Ahead of this year's NBA draft lottery, the New Orleans Pelicans held a contest for a season-ticket holder to submit a lucky charm to wish the team success.
The winner, Connie Halphen, gave Pelicans executive vice president of basketball operations David Griffin a 56-year-old wooden angel.
It turned out to be exactly what the Pelicans needed.
New Orleans leapt up from the seventh spot to the top of this year's draft Tuesday night, earning the right to take Zion Williamson in next month's NBA draft. The Pelicans had just a 6 percent chance to win the lottery.
"Connie had a good-luck charm and it happened to be an angel," Griffin said. "It was fitting."
New Orleans winning the lottery capped a wild night that saw three teams -- the Pelicans, Memphis Grizzlies and Los Angeles Lakers -- leap far up the order, throwing chaos into one of the most anticipated drafts in recent memory.
The first shock was when the Lakers were revealed to have jumped up from the 11th spot -- a moment that drew gasps from the crowd inside the Chicago Hilton ballroom. A similar reaction occurred when the Washington Wizards were revealed to have the ninth pick -- meaning the Grizzlies and Pelicans had jumped up.
"I wasn't good enough at math to realize when the Washington Wizards came up ninth," Griffin said with a smile. "It's an incredible blessing for our organization."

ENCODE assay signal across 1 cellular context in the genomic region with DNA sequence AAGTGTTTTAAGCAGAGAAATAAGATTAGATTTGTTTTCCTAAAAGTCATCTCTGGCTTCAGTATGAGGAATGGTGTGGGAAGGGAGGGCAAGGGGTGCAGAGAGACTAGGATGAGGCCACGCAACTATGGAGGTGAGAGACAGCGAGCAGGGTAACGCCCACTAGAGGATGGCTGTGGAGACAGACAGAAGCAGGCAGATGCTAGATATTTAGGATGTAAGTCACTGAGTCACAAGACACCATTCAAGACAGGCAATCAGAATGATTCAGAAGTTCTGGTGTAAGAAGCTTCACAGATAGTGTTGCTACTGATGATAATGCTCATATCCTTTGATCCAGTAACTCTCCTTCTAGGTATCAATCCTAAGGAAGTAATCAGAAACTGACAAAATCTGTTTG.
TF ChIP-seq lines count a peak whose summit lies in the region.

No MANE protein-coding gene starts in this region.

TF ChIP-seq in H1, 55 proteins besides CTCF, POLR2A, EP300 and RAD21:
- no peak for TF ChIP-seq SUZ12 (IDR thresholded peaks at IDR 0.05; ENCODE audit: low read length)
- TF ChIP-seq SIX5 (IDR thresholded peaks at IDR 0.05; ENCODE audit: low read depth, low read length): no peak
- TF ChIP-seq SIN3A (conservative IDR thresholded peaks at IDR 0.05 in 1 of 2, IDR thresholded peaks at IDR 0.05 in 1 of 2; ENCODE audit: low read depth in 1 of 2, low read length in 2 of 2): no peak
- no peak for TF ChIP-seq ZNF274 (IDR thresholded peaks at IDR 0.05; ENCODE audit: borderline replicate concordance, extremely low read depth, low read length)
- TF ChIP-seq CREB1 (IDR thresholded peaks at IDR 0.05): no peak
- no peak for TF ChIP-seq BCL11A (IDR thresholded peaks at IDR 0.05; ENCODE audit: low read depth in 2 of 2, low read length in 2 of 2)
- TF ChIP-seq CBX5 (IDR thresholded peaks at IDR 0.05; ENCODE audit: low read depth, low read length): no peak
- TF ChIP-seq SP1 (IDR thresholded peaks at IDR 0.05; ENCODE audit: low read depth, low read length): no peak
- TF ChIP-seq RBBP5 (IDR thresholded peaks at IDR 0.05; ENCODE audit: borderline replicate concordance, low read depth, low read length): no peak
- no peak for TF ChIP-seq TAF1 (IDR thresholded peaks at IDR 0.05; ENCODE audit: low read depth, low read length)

The next piece of drama came when the fifth selection was waiting to be unveiled. After a moment, NBA deputy commissioner Mark Tatum revealed that the Cleveland Cavaliers would have the fifth pick -- meaning the New York Knicks, who had the worst record last season, had jumped up into the top four.
"I just sat back and hoped it was going to be No. 1," said Patrick Ewing, the team's most recent No. 1 pick, 34 years ago, and who was representing the Knicks on the dais here.
It wasn't to be, though, as the Lakers would get the fourth pick and the Knicks the third.
The winner would then come down to either the Grizzlies or Pelicans -- two teams that had tied, along with the Dallas Mavericks, for the seventh-best odds.
The Pelicans got the benefit of the pingpong balls bouncing their way last month to receive the seventh lottery spot in a tiebreaker process. They then got them to bounce the right way again Tuesday in winning the chance to select Williamson, the consensus top prospect.
"I don't want to focus on individual players," Griffin said with a smile, shortly after getting a big hug from New Orleans coach Alvin Gentry, "but I think it's really good at the top."
Williamson told ESPN's Maria Taylor he has never been to New Orleans, but he said he will bring his "will to win" to whichever team ends up drafting him.
"I don't know why, I'm just still nervous," Williamson said. "Maybe because ... all eyes were on me. And I think it's a lot to take in, 'cause I don't know where I'm gonna be."
This year marked the first time since 2005 that the NBA's lottery system underwent any changes. Under the prior system, having the worst record in the NBA meant having a 25 percent chance of winning the top pick, with each subsequent pick down to the final spot in the lottery -- the 14th selection -- having a lesser chance of winning. The league would draw for each of the top three spots in the lottery.
Starting this year, however, the teams with the three worst records had exactly the same chance -- 14 percent -- of winning the lottery, followed by a much more gradual change in the percentages of jumping up. In addition, the NBA boosted the number of lottery spots available for the drawing from three to four.
The changes came in response to the league seeing an issue with teams tanking for top selections in the draft -- and after the team with the worst record had won the lottery in each of the past four years.